There are two prevalent practices regarding the witnesses, usually dependent on the preference of the mesader kiddushin. The more common American practice is that each part of the ceremony — the signing of the kesubah, the kiddushin itself, and the yichud — are witnessed by different sets of witnesses, in order to honor more people. In Eretz Yisrael, the common practice is to have one set of witnesses for all the stages. The Tashbeitz (2:7) explains that once one honored someone with performing a mitzvah, we encourage that he perform the rest of the mitzvah (hamaschil bemitzvah omrim lo gemor). Other reasons for this custom are provided by the Eizer Mikodesh (end of Even Ha’ezer 42) and Rav Shelomoh Zalman Auerbach.

Signing of kesubah

After the choson makes the kabbalas kinyan, the witnesses carefully read through the kesubah and then sign it (Rema, Even Ha’ezer 66:1 and Choshen Mishpat 45:2). If they are attesting to something by signing, they must know what it is.

Choson signing kesubah

Many have the practice that the choson also signs the kesubah, beneath the witnesses’ signatures. This practice dates back to the times of the rishonim and demonstrates that the choson approves what the witnesses are signing (Rashba, Bava Basra 175; Eizer Mikodesh 66:1 s.v. hayah ta’us).

Bedeken

The choson, escorted by the two fathers and accompanied by the celebrants, now goes to badek the kallah, by pulling the veil over her head. At this point, the kallah’s father and perhaps others bless her. The celebrants then proceed to the chupah.

The Chupah

The chupah itself should, ideally, be open on all four sides (Eizer MiKodesh). This is reminiscent of the tent of Avraham Avinu and Sarah Imeinu, whose tent was accessible from all four directions of the globe, so as not to inconvenience any potential guests. We are conveying blessing upon the bride and groom that the house they build together be as filled with chesed as the house of Avraham and Sarah was.

Immediately prior to walking to the chupah, the mesader kiddushin places some ashes above the choson’s forehead. The ashes are placed where the choson wears his tefillin, and are immediately removed, and serve to remind the choson that even at this moment of tremendous joy, he should remember that our Beis Hamikdash lies in ruins. This, literally, fulfills the verse in Yeshayah (61:3), To place on the mourners of Zion and to give them splendor instead of ashes, where the Navi promises that in the future we will replace the ashes that currently remind us of the churban (Even Ha’ezer 65:3).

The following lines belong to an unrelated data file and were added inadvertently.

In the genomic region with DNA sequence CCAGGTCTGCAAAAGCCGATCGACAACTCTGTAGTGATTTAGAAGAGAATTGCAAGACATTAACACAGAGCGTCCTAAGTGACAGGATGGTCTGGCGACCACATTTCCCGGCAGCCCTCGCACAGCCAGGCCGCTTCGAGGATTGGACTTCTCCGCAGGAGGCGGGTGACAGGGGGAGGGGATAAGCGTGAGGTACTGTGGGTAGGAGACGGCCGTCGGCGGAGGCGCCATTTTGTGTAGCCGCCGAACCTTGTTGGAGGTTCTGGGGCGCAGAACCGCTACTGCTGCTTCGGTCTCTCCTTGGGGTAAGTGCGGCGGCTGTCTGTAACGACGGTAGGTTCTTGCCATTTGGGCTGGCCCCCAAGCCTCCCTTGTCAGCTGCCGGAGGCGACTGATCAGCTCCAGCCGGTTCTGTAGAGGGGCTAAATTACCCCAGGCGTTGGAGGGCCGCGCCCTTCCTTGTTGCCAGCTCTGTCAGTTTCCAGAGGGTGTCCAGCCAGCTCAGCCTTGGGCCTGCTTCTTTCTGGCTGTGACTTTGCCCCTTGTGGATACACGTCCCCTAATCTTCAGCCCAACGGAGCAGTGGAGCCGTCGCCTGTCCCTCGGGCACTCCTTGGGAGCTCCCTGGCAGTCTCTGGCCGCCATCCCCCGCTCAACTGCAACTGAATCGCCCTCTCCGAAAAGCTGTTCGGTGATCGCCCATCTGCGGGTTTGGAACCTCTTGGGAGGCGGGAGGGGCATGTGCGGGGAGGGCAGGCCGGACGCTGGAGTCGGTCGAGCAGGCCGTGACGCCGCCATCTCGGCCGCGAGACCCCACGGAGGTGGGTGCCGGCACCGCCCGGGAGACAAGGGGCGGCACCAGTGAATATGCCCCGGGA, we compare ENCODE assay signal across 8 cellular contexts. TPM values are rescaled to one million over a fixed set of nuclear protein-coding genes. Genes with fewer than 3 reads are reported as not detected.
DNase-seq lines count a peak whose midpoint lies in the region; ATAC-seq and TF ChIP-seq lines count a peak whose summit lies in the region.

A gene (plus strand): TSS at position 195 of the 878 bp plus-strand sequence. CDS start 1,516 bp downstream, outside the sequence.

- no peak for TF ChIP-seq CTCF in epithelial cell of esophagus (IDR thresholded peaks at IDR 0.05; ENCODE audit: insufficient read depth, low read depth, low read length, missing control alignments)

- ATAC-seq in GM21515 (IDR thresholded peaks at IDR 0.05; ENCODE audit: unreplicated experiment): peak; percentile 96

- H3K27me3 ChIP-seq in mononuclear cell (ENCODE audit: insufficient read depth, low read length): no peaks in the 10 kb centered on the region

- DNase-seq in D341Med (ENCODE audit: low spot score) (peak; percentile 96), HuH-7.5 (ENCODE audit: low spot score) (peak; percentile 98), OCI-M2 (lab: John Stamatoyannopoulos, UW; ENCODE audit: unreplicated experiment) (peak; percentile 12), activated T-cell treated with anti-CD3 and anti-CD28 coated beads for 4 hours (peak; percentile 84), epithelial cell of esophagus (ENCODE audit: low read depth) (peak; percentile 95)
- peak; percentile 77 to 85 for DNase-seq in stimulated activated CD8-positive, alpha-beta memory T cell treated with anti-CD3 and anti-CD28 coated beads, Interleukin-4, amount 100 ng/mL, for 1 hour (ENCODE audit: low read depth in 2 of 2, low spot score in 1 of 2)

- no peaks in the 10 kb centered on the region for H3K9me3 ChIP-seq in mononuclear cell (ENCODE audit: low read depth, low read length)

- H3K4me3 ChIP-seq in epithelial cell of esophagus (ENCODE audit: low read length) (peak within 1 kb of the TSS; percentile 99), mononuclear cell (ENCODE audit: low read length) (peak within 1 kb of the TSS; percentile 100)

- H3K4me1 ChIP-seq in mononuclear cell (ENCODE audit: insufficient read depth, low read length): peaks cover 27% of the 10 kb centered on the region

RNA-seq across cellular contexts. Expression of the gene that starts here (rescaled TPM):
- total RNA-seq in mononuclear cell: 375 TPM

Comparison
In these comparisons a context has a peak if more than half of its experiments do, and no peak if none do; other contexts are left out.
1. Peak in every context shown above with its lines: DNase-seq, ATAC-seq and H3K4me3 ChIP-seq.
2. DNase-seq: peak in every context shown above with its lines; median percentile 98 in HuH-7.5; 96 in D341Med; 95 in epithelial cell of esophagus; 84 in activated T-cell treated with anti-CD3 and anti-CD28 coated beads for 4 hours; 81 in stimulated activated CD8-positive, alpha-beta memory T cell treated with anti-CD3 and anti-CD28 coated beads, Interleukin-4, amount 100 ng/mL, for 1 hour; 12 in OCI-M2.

Chupah under the Stars

The prevalent Ashkenazic practice is that the chupah is conducted outdoors or under an open skylight, in order to provide a beracha for the marrying couple that their descendants be as numerous as the stars (Rema, Even Ha’ezer 61:1). However, if a couple prefers to hold their chupah under a roof, the mesader kiddushin should still perform the wedding ceremony for them, since there is no violation to perform the chupah this way (Shu”t Igros Moshe, Even Ha’ezer 1:93).

Jewelry at the Chupah

There is a common custom that the kallah removes all her jewelry before she goes to the chupah. Some explain that this custom is based on the Mishnah that after the churban of the Beis Hamikdash, Chazal decreed that the choson and kallah should no longer wear the crowns that they were accustomed to wearing before that time (Sotah 49a). Although removing jewelry may be associated with this idea, most authorities contend that this is only a custom borrowed from this idea, but is not required. If it were required, then wearing jewelry would be prohibited from the night before the wedding, until the end of sheva berachos (see Mishnah Berurah 560:17).

Accepted practice is to prohibit only silver, gold or jewelry of precious stones that are worn on the kallah’s head, and only at the chupah (Mishnah Berurah 560:17, quoting Pri Megadim). However, some authorities prohibit a kallah from wearing any silver or gold jewelry the entire sheva berachos week (Yam shel Shelomoh, Gittin 1:19).

Wearing a Kittel

The common practice among Eastern European Jews is that the choson wears a kittel at the chupah. The reason for wearing the kittel is tied closely to the wedding day as his personal day of atonement, and is to encourage the choson to do teshuvah on this day.

When does he put on the kittel? There are two common practices: some have the choson wear the kittel folded up under his suit jacket, whereas others have the kittel placed on top of his suit as soon as he stands under the chupah, and remove the kittel either immediately after the chupah or in the cheder yichud.